Our field also reports that in some Sharia-governed areas, the government is discriminating against Christians. Believers from towns in northern Nigeria’s Kaduna State, including Ungwan Boro, Sabon Tasha, Barnawa and Naraye, report they get six times smaller rations from the state than Muslim families.

Believers we talked to shared that a Christian family of four receives a grossly inadequate ration of a single packet of noodles and one small plate of uncooked rice.

Rose echoed their stories, telling our team that when government aid came to her town, she and the other Christians were left out. “We were happy when the government announced food aid for the poor,” Rose says. “But we were left out. We received none of that food. All our hopes were dashed.”

The same is happening in Ethiopia. Adane*, a pastor in rural Ethiopia, told us: “There were different kinds of support in our area from the government. But when people register, they exclude the Protestant community. Especially if they are believers from a Muslim background … We asked our church members, both in the rural and urban areas, but they have not received any of the support given by the government.”

Watch as a pastor from northern Nigeria’s Kaduna State captures the persecution of Christians during a government relief distribution.

Help Christians survive COVID-19 lockdowns

Right now, Christians lare in desperate need of help to survive. In places like northern Nigeria, India, Vietnam and Malaysia, we’ve heard story after story of believers being denied help, just because they follow Jesus. And in the midst of the pandemic, persecution continues. Will you help these Christians today?

Help now!

Christians vulnerable to extremists’ ploys and attacks

Even in a pandemic, violent persecution continues. In some areas, such as Nigeria’s Middle Belt, Christians are living in a survival culture.

One pastor in the area shared: “We lie down at night, not knowing if we’ll wake.”

Between the end of March and July, Christian communities in both Kaduna and Plateau States suffered numerous attacks by extremists that killed x people and left homes destroyed.

“In the midst of this coronavirus challenges and situation, the attacks on Christians have not stopped,” Suleiman says. “Therefore, we want to ask you to stand with us in prayer and support that we can continue to serve the persecuted Body of Christ, even in these very difficult times we are all passing through.”

A retired pastor in the Bassa community in northern Nigeria’s Plateau State told media: “I am losing many of my people every day. The government keeps making promises to secure our communities, but we still see them (assailants) coming and carrying out attacks unchallenged…We are asked to stay at home to be safe from Coronavirus but we are still being killed by herdsmen.

“This makes us endangered species in every respect.”

In some areas, extremists are exploiting the opportunity to blame Christians for causing the pandemic. Our team has received such reports from Somalia, Uganda and Niger. The BBC reports that extremist group al-Shabab (linked with al-Qaeda) has warned Muslims to beware of infectious diseases such as coronavirus, which the group says are spread “by the crusader forces (Christians) who have invaded the country and the disbelieving countries that support them.”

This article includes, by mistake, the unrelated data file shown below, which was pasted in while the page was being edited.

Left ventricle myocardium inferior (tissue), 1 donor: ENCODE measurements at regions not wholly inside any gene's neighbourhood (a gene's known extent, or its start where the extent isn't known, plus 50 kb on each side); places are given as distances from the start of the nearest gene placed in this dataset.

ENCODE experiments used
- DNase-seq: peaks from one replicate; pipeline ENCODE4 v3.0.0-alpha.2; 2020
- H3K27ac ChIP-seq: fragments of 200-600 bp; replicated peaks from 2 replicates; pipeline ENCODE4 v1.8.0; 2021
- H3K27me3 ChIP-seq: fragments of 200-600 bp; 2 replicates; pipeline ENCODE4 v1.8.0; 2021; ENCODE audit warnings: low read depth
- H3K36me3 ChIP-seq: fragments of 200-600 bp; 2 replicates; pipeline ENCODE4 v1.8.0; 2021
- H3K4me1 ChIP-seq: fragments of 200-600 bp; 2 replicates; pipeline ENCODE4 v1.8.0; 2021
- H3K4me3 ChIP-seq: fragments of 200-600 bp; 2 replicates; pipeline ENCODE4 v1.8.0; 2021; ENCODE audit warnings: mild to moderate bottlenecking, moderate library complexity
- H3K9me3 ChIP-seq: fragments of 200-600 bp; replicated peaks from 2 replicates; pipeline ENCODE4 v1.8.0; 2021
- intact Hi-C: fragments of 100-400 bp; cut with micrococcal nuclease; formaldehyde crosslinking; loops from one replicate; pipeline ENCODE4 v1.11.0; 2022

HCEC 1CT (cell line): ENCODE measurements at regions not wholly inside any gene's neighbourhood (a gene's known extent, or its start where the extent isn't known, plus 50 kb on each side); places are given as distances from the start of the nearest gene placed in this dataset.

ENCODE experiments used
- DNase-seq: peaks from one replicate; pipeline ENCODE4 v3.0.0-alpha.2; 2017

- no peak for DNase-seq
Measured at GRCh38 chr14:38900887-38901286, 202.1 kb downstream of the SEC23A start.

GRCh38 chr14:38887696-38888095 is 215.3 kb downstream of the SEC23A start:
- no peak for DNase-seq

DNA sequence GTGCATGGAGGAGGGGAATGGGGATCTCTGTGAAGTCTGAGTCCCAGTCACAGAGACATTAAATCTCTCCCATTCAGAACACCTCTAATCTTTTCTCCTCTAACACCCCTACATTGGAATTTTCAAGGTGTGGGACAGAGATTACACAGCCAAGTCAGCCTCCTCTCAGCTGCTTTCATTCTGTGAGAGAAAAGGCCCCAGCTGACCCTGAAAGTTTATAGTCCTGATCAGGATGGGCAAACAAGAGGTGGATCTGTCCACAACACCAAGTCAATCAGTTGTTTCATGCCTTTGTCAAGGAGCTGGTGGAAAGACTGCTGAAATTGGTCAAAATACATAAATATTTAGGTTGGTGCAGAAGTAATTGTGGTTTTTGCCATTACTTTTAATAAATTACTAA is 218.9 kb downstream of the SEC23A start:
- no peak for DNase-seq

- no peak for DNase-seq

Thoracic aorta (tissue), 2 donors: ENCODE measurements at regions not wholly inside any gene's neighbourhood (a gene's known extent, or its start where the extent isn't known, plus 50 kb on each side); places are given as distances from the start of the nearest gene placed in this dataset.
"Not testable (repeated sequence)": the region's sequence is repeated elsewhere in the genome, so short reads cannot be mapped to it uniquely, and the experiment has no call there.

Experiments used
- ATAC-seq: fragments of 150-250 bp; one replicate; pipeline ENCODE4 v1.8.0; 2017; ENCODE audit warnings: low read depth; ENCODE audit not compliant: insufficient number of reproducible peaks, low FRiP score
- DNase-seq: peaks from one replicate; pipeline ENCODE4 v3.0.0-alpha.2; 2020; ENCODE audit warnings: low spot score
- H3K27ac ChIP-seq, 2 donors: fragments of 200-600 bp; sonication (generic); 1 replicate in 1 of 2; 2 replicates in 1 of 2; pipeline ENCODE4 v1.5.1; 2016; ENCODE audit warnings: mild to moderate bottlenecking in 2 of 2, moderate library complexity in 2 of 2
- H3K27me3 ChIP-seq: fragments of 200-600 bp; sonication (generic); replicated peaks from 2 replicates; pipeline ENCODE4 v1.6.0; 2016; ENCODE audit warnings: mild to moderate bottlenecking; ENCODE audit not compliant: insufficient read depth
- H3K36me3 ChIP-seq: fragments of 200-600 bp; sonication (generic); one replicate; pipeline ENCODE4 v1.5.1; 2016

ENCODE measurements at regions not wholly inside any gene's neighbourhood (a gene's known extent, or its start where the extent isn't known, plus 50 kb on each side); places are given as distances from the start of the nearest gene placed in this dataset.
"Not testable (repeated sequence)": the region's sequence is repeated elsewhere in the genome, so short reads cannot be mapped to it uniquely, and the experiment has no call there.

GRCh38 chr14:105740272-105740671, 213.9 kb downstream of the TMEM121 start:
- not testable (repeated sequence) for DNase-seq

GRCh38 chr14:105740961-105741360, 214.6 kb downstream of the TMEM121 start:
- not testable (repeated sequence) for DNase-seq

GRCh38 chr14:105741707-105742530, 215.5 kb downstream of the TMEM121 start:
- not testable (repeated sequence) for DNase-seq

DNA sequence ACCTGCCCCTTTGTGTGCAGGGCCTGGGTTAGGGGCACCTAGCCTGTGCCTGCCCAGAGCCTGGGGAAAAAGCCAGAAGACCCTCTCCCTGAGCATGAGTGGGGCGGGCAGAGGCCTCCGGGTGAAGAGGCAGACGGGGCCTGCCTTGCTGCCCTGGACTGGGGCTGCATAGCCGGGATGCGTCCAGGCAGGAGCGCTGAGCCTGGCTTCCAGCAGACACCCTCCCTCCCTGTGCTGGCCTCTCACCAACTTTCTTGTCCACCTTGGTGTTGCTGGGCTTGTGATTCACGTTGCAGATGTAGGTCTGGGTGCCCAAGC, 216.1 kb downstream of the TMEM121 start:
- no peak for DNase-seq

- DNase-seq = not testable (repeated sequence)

Bulama Bukarti, a sub-Saharan Africa analyst at the Tony Blair Institute for Global Change, explains that if the pandemic grows in Muslim-majority areas, extremists will spread conspiracy theories about its origins, blaming the West, Jews and Zionists—whom these extremist groups call the “enemies of Islam.” If the spread of the pandemic is controlled and does not reach Muslim-majority areas, particularly those controlled by extremist groups, they will frame it as divine punishment against those areas.

A breeding ground for recruitment

Experts warn that extremist groups will also exploit the pandemic to recruit members. “We are already seeing indications that this has started happening,” writes Bukarti.

“Either way, groups claiming to fight for Islam in Africa will use the virus outbreak to recruit and radicalize fighters and justify their narratives of hate, division and enmity,” Bukarti says, adding that they have already seen examples of this from ISIS and al-Qaeda affiliates in other parts of the world in their coronavirus messaging.

Open Doors has witnessed how extremist groups in Africa work to deliver services such as health and infrastructure to recruit members and build credibility even in normal times. There is serious concern that these groups will exploit the pandemic and lack of resources and work to provide people with resources the state is failing to provide—creating a dependency on, and even affinity for, extremist groups.

Yasin A*, Open Doors’ East Africa director, underscores the importance and impact of bringing food and critical support to believers:  “If the persecuted church is not strengthened and supported at this time, then the enemy will not sleep to dismantle and take advantage against believers.

“If persecuted believers are not supported now in their spiritual, economical and emergency needs, it would be a discouragement for them in many ways. For many new, weak and troubled believers, it would be difficult to stand strong.”

For new believers, like Yohannes, an Ethiopian young man, who have left the religion of their larger family to become Christians and are struggling to eat, critical support means the difference between reverting back to Islam and even basic survival.